Crucial to 'speed up efforts' to become more manpower-lean, productive
THE Manpower Ministry (MOM) and Singapore National Employers Federation (SNEF) have both stressed the need to make the most of limited labour supply in their May Day messages ahead of Sunday.
In their messages yesterday, both stressed the need for productivity growth, which was only 0.4 per cent per year between 2010 and 2015.
"Manpower could become the bottleneck of our future growth unless we speed up efforts to become a more manpower-lean economy and a more productive workforce," noted Manpower Minister Lim Swee Say, in his first May Day message since taking on the portfolio. He was previously labour chief for eight years.
"This is the only way to ensure that businesses can continue to grow (and) unemployment can stay low while wages... keep moving up," he said.
Good people will always be in short supply so tripartite partners - employers, unions and the Government - should work together to harness that resource, said Mr Lim.
Addressing the economic uncertainty, he added: "Working in unity, our tripartite partners have led the economy and labour force through downturns and emerged stronger and more vibrant each time."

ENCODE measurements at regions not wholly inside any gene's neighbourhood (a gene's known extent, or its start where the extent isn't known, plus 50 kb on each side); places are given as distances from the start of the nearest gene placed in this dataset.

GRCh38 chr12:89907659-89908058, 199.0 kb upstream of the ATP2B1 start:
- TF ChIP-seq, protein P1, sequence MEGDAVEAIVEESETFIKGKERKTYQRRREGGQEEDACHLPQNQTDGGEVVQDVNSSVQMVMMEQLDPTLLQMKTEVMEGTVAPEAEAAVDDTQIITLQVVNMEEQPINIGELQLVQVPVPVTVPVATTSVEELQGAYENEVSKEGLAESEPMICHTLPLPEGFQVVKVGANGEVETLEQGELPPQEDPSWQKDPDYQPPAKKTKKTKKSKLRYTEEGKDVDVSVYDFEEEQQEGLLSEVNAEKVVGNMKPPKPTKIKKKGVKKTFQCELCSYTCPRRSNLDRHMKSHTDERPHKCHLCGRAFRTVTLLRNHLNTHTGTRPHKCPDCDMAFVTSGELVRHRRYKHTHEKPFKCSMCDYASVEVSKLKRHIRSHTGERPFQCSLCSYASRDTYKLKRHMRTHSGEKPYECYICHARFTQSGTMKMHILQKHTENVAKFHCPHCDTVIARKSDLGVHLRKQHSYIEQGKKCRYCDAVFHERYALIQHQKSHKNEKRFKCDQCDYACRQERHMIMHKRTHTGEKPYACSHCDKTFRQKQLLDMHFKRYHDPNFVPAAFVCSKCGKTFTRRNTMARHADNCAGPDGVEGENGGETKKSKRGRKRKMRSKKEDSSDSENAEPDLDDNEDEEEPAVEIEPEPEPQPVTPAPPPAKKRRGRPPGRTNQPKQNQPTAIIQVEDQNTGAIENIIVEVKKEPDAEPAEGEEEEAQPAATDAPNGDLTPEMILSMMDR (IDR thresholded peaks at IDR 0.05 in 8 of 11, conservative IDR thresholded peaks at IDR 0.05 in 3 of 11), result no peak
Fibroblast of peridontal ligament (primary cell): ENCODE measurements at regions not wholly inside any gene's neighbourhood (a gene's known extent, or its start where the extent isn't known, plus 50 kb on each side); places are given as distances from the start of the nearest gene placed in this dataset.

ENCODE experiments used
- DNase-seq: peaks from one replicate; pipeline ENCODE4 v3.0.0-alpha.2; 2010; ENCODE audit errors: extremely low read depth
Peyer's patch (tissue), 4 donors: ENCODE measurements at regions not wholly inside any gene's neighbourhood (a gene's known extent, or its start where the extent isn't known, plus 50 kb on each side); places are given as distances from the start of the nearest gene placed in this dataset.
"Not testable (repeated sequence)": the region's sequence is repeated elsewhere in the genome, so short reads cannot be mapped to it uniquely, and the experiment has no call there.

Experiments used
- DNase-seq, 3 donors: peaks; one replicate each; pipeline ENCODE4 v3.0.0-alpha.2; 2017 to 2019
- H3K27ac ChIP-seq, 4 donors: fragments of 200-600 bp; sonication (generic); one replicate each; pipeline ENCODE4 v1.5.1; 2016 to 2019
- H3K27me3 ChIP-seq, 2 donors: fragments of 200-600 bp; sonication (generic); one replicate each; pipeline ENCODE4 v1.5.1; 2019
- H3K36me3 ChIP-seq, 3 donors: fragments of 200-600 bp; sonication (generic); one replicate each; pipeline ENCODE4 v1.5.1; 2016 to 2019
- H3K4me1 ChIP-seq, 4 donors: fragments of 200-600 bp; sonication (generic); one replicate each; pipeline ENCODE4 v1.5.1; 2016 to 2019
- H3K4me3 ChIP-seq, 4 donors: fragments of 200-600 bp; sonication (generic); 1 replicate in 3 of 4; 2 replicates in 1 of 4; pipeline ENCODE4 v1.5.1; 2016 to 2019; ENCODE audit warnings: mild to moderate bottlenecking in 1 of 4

Singapore's slower economic, employment and productivity growth was also highlighted by SNEF president Robert Yap in his May Day message.
Calling the need to raise productivity "urgent", he said employers and unions must tackle three workforce demographic challenges in order to do so.
First, businesses must change their processes, use more automation and upgrade workers' skills to counter the slowing of workforce growth to 1 per cent per year and plateauing from 2020 onwards.
Second, human-resource practices should change to account for an ageing workforce - the proportion of the resident workforce aged 55 years and above rose from 13.4 per cent in 2006 to 22.3 per cent last year. Older workers should also be prepared to pick up new skills and roles.
Third, rising education levels here underline the need for better quality jobs for Singaporean professionals, managers and executives, who must also take ownership of their skills development, he said.
Dr Yap added that bosses and workers will also have to contend with rapid technological advancements and new business models.